The Golden Rule: do not bore people


How to talk about Europe without boring the pants off people

Free Article

There’s going to be a lot of talk about the EU in the next few months as campaigning gets underway for the European Parliament elections in June and jockeying for the Union’s plum posts intensifies over the summer. But how do we make sure this connects with people, encourages them to vote and sparks a real debate about Europe’s future rather than sending them to sleep?

Drawing on my 30 years’ experience reporting on and communicating about the EU, here are my top tips:

Make me care

“This is a historic day for Europe,” I proudly told my office cleaner on 1 May 2004 as 10 mainly ex-communist countries joined the EU overnight. “It would be a historic day if I didn’t have to wake up at 5am to clean your bloody office,” she replied - proving once again that most people are not as obsessed about the EU as those who are paid to be. Outside the Brussels bubble, only a handful of wonks spend their days reading policy papers and fretting about the spitzenkandidaten process. They have more pressing concerns – like how to pay the gas bill. So instead of assuming that people should be interested in the EU because it’s important, make them interested in the EU by showing its relevance.

Beware the curse of knowledge

Just because you know a lot about the EU, don’t assume others do. Most people can’t tell the difference between the Council of the EU, the European Council and the Council of Europe. So either don’t use those terms or clearly explain what they mean. One way of doing this is to talk about people not institutions – refer to EU leaders rather than the European Council. When speaking to the wider public, another technique is to ask: ‘would my gran/hairdresser/best mate back home understand what I’m saying?’ If the answer is ‘no’ make it simpler, clearer and shorter.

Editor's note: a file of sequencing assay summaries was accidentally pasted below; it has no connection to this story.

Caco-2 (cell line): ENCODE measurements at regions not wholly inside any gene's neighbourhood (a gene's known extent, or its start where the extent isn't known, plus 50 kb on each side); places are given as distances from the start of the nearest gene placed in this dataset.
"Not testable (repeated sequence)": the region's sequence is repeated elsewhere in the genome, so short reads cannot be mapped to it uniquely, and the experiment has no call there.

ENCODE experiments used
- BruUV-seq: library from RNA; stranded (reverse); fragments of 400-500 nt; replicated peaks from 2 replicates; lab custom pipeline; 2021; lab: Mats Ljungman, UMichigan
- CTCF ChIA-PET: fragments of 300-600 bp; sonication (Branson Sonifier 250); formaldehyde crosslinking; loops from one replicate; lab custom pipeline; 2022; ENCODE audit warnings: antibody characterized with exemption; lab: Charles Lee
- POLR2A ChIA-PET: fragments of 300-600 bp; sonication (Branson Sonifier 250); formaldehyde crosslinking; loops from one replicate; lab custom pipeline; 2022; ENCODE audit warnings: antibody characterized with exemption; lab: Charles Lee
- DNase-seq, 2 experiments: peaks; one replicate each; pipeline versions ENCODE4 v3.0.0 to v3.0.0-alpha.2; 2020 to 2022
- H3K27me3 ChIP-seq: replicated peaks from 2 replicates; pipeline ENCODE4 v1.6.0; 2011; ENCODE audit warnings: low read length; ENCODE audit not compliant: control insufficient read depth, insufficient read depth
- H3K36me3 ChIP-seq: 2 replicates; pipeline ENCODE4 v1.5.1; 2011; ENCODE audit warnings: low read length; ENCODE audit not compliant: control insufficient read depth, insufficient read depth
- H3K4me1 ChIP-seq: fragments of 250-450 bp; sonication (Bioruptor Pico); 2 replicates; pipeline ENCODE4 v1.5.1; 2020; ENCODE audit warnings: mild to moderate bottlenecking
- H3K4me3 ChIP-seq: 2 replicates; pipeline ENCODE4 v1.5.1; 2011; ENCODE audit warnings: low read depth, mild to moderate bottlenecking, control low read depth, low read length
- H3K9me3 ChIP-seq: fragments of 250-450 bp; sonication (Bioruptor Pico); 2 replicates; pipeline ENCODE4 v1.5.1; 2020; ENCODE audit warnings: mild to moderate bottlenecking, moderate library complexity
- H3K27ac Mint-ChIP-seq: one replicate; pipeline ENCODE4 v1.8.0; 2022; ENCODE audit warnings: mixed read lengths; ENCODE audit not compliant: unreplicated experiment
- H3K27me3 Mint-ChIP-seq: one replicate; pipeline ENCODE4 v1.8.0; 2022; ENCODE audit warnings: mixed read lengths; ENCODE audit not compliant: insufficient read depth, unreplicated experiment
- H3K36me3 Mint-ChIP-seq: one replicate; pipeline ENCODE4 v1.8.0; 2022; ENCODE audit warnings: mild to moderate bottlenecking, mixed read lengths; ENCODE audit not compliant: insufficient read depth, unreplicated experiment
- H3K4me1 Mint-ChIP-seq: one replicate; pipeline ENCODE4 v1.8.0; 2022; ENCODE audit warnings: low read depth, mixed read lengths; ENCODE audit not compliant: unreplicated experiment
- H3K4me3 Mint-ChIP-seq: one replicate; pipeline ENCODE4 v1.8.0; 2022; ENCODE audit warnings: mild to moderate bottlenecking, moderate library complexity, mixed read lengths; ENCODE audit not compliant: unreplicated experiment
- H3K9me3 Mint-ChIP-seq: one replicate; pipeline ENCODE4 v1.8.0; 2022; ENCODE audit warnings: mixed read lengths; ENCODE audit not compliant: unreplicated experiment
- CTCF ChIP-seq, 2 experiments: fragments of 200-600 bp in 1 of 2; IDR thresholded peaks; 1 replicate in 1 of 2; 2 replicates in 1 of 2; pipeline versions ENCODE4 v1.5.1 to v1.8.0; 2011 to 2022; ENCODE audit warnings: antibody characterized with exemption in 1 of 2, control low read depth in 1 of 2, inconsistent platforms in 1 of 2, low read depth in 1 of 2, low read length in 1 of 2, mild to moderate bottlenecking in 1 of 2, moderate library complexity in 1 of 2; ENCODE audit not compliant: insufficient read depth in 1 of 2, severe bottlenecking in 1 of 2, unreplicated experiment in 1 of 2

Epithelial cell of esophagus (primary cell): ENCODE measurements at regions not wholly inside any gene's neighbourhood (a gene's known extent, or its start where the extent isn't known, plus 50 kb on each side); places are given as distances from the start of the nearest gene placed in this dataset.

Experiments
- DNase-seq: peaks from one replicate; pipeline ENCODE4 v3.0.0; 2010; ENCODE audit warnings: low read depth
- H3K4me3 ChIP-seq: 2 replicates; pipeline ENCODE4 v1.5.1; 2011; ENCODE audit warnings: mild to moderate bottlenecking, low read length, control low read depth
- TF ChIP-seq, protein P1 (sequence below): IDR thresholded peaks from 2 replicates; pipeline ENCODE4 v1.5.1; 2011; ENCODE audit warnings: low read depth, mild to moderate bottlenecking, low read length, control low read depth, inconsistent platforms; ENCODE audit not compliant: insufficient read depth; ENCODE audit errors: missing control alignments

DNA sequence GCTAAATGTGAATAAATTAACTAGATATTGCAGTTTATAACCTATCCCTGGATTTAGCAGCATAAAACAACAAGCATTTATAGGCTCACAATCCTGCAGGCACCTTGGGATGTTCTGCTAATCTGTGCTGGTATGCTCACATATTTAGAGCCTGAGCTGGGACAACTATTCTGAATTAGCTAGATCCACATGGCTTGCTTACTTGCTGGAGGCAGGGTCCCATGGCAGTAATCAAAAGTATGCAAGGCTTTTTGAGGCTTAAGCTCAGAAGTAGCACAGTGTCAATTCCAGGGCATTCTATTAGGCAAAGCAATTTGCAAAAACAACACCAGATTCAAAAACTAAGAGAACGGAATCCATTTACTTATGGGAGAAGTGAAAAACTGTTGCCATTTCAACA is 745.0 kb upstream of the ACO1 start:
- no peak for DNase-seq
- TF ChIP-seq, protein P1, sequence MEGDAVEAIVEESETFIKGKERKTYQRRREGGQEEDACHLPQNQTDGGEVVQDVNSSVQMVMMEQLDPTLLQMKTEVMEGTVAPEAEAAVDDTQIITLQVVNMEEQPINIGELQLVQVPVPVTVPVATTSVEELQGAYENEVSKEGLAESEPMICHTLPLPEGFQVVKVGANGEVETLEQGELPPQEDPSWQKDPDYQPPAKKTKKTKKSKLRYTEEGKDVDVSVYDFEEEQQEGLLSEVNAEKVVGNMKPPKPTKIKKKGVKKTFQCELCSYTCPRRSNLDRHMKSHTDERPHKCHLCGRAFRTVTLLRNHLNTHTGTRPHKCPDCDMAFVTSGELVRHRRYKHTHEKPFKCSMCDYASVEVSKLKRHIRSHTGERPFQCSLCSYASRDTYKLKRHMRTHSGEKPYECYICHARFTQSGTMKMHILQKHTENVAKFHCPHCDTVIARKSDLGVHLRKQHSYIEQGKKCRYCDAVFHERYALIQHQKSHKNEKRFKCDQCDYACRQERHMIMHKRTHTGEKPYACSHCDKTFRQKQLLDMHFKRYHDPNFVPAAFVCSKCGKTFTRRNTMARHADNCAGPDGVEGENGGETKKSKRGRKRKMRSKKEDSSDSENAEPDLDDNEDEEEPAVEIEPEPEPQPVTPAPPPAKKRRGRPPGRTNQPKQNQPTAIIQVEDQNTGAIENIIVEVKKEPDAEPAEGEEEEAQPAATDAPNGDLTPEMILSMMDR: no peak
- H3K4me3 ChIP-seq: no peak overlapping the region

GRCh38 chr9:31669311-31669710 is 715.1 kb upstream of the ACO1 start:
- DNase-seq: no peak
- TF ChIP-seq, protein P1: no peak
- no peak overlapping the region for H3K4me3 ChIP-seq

Be concrete

A lot of communication about the EU is like snowfall in summer – it melts on impact. The reason why is because it’s stuffed with vague, fluffy language – like ‘towards a values-based research ecosystem’. Instead of talking in generalities, make it specific. This was the European Central Bank’s tactic when launching the euro. Rather than boasting about the benefits of the new currency in lofty macroeconomic terms, it took out ads in the media asking ‘Imagine what you could buy for €10. Three pints of Guinness in a Dublin pub. Two shots of vodka in a Helsinki bar’ etc. Now that’s comms I’ll raise a glass to!

Focus on what matters

In a 2017 Kantar poll, under 35 percent of the EU public said they had personally benefitted from being a member of the EU – as opposed to over 70 percent of the elites. So rather than rabbiting on about roaming or the new European Bauhaus, zero in on the issues most people care about – better healthcare, security and jobs - preferably with local examples. More importantly, highlight the areas where the EU can actually make a difference, for example fighting air pollution, rather than bringing peace to the Middle East.

Be passionate

“A credible idea makes people believe. An emotional idea makes people care” wrote Chip and Dan Heath in their storytelling bible ‘Made to Stick’. So speak about Europe from the heart, drawing on personal stories that connect with audiences on an emotional level rather than an intellectual one. If you want to learn from the best, watch the speeches of former Belgian prime minister Guy Verhofstadt, former Green leader Daniel Cohn-Bendit or current EU Commissioner Vera Jourová. Or read some of Donald Tusk’s tweets as European Council president. When he wrote that a "special place in hell" would be reserved for hardline Brexiteers few accused him of being a ‘bloodless bureaucrat’.